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Lodovico’s urgent reaction—“The object poisons sight. / Let it be hid”—shapes the conclusion of Shakespeare’s Othello. The gesture to shut the bed curtains to cover up the dead bodies of Othello, Desdemona, and Emilia on the bed signifies not only Lodovico’s refusal to look but also his refusal to reflect or to understand what has happened. Consequently the ending remains unresolved. By contrast, the African American artist Fred Wilson can bear to reflect and to question and brings us to the conclusion that we cannot possibly understand without the lens of race.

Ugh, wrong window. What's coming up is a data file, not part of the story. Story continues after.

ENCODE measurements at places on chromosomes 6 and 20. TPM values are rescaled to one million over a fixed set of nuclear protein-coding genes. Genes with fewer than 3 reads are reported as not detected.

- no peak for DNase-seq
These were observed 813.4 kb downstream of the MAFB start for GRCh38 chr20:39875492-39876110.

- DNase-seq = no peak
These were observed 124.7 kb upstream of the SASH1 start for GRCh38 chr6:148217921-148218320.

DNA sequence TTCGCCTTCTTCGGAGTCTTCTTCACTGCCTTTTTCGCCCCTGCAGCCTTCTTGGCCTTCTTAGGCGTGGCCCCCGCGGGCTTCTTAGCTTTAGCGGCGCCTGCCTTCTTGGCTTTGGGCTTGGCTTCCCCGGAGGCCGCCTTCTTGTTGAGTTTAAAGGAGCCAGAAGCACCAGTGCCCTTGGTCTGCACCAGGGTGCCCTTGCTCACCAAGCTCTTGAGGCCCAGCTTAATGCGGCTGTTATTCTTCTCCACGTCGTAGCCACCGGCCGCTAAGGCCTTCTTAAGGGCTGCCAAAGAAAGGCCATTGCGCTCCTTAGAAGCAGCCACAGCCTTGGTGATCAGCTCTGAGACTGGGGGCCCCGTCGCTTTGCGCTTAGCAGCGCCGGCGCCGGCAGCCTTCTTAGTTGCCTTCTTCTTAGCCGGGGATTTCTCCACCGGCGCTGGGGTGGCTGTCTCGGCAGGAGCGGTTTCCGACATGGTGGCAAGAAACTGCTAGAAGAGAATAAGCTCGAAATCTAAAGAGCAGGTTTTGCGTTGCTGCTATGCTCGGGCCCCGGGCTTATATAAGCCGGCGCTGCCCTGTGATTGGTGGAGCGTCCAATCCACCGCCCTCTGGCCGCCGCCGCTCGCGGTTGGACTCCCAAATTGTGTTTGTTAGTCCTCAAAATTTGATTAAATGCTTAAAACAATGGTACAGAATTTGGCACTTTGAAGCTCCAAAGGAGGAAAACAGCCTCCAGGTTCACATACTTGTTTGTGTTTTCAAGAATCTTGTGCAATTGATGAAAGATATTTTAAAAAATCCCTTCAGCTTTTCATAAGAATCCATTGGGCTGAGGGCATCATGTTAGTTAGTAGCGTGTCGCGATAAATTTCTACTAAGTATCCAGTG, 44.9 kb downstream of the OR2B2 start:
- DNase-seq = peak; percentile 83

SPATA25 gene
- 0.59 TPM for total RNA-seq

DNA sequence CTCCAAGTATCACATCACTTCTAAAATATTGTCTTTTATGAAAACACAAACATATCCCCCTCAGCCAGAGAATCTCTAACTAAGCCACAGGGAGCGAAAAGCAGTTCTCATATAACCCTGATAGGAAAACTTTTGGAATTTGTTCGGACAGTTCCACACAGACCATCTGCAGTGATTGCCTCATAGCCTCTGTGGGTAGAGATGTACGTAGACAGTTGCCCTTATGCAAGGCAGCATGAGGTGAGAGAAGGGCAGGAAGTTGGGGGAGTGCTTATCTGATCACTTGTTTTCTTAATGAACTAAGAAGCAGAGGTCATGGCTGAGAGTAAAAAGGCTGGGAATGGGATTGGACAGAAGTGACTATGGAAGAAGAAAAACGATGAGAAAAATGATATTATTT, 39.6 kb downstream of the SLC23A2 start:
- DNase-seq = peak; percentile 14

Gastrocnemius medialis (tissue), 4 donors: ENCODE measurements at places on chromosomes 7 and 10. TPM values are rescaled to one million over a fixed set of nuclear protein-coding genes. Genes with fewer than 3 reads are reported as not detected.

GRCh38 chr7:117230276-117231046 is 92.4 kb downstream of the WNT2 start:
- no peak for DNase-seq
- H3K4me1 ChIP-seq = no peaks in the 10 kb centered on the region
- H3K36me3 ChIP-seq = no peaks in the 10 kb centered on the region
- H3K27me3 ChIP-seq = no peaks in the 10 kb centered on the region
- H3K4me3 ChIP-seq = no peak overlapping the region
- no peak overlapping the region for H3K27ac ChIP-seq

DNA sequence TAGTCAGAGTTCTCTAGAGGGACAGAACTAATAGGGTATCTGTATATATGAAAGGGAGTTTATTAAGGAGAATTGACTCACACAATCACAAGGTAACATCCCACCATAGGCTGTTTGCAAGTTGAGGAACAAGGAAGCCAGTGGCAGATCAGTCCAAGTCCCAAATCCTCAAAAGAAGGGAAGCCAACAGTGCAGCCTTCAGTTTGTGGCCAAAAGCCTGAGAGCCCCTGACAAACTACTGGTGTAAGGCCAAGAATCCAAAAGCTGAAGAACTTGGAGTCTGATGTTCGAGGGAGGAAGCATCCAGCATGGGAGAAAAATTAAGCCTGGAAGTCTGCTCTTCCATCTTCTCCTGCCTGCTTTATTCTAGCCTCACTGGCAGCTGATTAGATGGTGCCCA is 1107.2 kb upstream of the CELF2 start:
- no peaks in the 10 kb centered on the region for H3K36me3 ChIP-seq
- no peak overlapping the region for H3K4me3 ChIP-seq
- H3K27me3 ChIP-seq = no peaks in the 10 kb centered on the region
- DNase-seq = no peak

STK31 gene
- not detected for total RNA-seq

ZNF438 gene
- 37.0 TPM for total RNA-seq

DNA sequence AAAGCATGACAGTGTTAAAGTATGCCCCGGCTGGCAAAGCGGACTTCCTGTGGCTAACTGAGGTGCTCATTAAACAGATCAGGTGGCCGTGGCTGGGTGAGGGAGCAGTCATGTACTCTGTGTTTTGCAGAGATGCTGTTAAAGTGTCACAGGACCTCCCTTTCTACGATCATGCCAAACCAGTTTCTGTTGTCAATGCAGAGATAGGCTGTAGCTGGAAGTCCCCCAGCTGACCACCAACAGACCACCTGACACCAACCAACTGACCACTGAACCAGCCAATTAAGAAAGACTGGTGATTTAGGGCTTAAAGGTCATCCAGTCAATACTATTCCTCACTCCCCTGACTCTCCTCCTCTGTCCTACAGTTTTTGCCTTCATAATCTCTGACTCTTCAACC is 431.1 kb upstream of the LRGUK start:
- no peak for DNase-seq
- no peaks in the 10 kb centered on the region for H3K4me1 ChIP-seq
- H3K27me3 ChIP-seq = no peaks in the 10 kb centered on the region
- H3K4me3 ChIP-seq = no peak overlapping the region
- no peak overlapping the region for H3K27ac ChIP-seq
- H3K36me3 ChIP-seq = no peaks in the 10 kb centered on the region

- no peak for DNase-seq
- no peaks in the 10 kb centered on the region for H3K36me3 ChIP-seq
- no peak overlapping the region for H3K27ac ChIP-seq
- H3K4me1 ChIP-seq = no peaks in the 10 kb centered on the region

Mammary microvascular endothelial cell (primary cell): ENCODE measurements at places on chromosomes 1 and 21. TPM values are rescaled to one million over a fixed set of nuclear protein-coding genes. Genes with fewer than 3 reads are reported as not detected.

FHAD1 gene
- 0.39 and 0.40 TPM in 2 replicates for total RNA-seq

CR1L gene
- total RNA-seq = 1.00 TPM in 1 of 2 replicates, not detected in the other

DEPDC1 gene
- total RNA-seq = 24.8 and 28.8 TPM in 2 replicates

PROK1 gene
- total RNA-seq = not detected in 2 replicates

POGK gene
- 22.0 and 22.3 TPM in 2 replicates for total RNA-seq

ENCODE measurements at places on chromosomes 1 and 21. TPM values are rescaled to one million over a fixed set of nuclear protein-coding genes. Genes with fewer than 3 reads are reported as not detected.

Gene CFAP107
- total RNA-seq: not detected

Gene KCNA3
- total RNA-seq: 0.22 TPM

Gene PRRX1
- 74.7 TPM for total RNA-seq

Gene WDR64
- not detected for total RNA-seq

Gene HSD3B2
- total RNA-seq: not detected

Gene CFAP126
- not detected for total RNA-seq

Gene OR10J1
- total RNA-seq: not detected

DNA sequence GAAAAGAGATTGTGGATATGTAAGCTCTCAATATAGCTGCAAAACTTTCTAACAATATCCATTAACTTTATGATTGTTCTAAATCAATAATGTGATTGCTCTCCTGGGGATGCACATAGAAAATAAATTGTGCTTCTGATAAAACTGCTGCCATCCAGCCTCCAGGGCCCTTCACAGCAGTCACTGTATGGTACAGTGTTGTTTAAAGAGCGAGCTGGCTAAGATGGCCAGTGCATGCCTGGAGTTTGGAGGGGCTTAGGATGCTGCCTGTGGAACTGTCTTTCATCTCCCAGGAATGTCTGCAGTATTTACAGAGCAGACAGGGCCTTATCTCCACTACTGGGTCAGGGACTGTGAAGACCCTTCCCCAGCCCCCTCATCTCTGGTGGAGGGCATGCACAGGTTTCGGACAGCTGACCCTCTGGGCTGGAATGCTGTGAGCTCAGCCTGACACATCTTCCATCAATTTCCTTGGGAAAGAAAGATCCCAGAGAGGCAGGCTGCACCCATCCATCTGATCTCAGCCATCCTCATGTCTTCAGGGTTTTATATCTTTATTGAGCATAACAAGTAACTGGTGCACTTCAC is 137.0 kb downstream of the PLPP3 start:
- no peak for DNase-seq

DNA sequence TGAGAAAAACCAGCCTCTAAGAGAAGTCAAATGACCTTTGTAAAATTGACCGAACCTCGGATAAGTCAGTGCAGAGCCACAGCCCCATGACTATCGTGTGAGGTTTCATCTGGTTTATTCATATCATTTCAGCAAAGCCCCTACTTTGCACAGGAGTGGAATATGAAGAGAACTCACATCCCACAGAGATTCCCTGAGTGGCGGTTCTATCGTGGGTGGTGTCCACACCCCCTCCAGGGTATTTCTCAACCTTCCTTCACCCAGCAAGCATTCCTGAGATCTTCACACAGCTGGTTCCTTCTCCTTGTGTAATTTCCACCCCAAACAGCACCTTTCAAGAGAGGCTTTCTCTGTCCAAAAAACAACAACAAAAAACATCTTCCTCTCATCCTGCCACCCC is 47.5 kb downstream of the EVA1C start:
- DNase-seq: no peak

Wilson’s sequence of sculptures posits an open and expanded field in which all aspects of mourning become a potential source of emotional complexity and deeper insight. Lodovico’s command “Let it be hid” ultimately means hiding from the understanding that full analysis could reveal. Fred Wilson’s art undoes and reverses the effect of Lodovico’s hiding. Unlike the closed bed curtains, his formal structures create symbolic spaces for ceremony, contemplation, and critical breakthrough. The artistic process of Wilson’s alternative endings releases Shakespeare’s character Othello—and releases us, too.